The wife is an insignificant, insipid woman, of about forty years of age. She never reads, never talks, and I believe I am not wrong in saying, never thinks. She seems to look without seeing, and listen without hearing, and her sole occupation consists in giving her orders to her companion, Miss Herbey, a young English girl of about twenty.
Miss Herbey is extremely pretty. Her complexion is fair and her eyes deep blue, whilst her pleasing countenance is altogether free from that insignificance of feature which is not unfrequently alleged to be characteristic of English beauty. Her mouth would be charming if she ever smiled, but exposed as she is to the ridiculous whims and fancies of a capricious mistress, her lips rarely relax from their ordinary grave expression. Yet humiliating as her position must be, she never utters a word of open complaint, but quietly and gracefully performs her duties accepting without a murmur the paltry salary which the bumptious petroleum-merchant condescends to allow her.
The Manchester engineer, William Falsten, looks like a thorough Englishman. He has the management of some extensive hydraulic works in South Carolina, and is now on his way to Europe to obtain some improved apparatus, and more especially to visit the mines worked by centrifugal force, belonging to the firm of Messrs. Cail. He is forty-five years of age, with all his interests so entirely absorbed by his machinery that he seems to have neither a thought nor a care beyond his mechanical calculations. Once let him engage you in conversation, and there is no chance of escape; you have no help for it but to listen as patiently as you can until he has completed the explanation of his designs.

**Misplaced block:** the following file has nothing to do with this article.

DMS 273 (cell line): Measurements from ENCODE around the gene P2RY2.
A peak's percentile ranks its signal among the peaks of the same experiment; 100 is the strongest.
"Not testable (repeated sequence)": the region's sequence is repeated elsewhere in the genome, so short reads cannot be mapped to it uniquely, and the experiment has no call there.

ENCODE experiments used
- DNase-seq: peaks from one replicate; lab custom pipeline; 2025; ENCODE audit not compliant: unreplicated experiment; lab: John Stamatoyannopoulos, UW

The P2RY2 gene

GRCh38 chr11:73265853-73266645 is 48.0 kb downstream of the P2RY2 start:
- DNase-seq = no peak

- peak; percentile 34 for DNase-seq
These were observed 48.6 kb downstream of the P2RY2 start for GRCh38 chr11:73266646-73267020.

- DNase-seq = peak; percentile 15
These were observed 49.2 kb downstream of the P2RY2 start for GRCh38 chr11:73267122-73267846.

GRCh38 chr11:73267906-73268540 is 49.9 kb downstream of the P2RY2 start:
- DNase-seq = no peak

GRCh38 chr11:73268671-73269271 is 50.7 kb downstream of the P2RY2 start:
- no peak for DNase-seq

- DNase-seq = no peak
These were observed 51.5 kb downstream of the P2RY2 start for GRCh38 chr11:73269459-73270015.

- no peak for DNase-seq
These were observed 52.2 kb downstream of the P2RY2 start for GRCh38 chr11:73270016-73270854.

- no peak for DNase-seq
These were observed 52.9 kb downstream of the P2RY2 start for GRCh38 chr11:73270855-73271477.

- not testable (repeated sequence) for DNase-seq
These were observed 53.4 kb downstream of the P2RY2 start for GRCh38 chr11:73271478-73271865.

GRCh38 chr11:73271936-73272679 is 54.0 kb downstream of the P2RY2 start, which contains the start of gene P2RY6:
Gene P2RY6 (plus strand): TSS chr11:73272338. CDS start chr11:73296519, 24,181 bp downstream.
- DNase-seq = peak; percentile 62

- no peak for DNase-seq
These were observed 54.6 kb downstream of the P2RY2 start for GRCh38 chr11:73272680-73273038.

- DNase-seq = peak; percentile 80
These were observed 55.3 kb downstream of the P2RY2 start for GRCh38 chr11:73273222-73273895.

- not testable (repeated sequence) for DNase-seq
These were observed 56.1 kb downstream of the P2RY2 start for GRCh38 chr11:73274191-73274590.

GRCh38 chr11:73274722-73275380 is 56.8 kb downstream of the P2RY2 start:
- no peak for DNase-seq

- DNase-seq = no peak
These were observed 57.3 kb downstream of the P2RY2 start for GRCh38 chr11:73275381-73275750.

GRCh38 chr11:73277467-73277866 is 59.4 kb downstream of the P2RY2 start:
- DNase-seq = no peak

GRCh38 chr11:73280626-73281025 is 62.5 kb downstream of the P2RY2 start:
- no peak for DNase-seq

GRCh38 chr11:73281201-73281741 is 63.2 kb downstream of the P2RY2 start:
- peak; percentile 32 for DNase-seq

The last of our fellow-passengers, Mr. Ruby, is the type of a vulgar tradesman. Without any originality or magnanimity in his composition, he has spent twenty years of his life in mere buying and selling, and as he has generally contrived to do business at a profit, he has realized a considerable fortune. What he is going to do with the money, be does not seem able to say: his ideas do not go beyond retail trade, his mind having been so long closed to all other impressions that it appears incapable of thought or reflection on any subject besides. Pascal says, “L’homme est visiblement fait pour penser. C’est toute sa dignite et tout-son merite;” but to Mr. Ruby the phrase seems altogether inapplicable.